President Barack Obama has announced thousands of US troops will remain in Afghanistan past 2016, retreating from a major campaign pledge as he admitted Afghan forces are not ready to stand alone.
Calling his decision to keep a 9800-strong US force in Afghanistan through much of next year "the right thing to do," the president on Thursday (local time) acknowledged "Afghan forces are still not as strong as they need to be."
"As commander in chief, I will not allow Afghanistan to be used as a safe haven for terrorists to attack our nation again," he said.
Obama's repeated promises to end America's "longest war," have again been thwarted by a dogged Taliban insurgency and Afghan forces slow to get to their feet.
Addressing battle-weary troops who may now be forced to return for another tour, Obama said they could "make a real difference" to stabilising a strategic partner.
"I do not send you into harm's way lightly," he told them.
"I do not support the idea of endless war, and I have repeatedly argued against marching into open-ended military conflicts that do not serve our core security interests."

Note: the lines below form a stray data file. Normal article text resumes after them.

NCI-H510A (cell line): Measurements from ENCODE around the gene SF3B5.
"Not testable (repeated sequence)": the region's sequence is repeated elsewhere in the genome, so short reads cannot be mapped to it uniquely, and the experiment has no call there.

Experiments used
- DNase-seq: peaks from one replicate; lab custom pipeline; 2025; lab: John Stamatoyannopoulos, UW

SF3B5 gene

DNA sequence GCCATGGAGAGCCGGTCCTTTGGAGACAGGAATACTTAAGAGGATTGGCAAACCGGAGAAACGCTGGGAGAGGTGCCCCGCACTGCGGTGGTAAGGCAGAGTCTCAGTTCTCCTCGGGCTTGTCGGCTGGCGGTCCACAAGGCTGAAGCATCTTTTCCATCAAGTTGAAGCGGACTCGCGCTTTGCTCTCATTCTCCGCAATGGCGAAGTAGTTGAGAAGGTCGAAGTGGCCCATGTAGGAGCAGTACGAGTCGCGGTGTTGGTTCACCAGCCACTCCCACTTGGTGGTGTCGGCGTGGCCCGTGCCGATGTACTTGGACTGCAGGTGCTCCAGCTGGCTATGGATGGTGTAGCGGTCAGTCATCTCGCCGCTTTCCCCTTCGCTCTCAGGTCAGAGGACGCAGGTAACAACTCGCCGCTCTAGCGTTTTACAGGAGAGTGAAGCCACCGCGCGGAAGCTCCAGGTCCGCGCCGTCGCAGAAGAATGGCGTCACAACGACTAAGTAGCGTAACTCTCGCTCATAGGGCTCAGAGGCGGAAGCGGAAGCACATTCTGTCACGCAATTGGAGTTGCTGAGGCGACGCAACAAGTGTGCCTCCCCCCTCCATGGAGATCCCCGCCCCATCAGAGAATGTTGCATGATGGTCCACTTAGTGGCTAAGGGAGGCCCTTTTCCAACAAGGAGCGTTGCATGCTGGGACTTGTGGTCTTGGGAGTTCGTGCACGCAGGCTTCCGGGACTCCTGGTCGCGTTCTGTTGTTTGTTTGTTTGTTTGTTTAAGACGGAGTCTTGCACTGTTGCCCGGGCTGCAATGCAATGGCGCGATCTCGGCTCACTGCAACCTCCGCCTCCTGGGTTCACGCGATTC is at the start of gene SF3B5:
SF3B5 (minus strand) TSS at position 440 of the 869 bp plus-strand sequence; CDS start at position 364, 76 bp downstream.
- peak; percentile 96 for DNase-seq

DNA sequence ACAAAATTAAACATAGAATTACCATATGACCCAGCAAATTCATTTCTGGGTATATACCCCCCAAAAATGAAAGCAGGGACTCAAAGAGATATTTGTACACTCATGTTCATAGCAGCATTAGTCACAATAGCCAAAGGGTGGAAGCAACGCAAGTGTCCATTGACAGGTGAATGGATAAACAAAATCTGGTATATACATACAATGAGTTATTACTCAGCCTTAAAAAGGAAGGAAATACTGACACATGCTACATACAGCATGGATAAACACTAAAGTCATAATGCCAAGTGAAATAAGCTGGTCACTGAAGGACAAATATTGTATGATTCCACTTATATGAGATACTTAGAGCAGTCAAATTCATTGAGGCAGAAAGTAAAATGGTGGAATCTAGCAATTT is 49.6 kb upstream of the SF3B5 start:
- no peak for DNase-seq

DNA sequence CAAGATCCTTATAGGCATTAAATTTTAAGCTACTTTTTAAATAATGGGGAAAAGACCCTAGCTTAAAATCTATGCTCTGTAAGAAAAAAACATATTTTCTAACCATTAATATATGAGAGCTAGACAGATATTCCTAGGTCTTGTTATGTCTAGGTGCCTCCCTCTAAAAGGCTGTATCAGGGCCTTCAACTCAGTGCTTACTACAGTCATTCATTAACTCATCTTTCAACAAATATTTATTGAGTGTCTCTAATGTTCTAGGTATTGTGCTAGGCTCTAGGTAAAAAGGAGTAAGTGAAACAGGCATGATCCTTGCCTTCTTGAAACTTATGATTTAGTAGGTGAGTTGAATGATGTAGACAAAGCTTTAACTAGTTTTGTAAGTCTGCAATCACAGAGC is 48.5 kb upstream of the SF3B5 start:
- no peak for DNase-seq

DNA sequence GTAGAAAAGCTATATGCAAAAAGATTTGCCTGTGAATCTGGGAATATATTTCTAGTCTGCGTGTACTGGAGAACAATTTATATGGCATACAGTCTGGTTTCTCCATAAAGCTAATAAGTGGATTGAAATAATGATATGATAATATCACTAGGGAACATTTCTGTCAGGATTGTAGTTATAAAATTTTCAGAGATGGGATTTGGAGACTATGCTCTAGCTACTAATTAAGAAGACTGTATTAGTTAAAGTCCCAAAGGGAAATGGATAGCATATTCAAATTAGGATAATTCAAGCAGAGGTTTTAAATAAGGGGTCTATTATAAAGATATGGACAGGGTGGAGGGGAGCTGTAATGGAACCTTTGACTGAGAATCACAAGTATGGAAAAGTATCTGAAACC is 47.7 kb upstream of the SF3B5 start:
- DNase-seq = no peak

Obama's decision - announced in a televised address from the Roosevelt Room of the White House - means he bequeaths to his successor a 14-year war that he inherited from George W Bush.
Coming to office in 2009, Obama had pledged to end a conflict that has now cost more than 2000 US lives and injured and maimed tens of thousands.
The war in Afghanistan was prompted by the Taliban refusal to surrender al-Qaeda leaders including Osama bin Laden after the 9/11 terror attacks.
NATO forces have been in the country since 2001, with the United States representing by far the largest contingent.
Under previous plans, the United States would have drawn down its troop numbers by the end of 2016 from about 10,000 currently, to about 1000.
But now, by late next year or early 2017 when Obama steps down and the 45th US president is sworn in, their numbers are expected to remain at about 5500.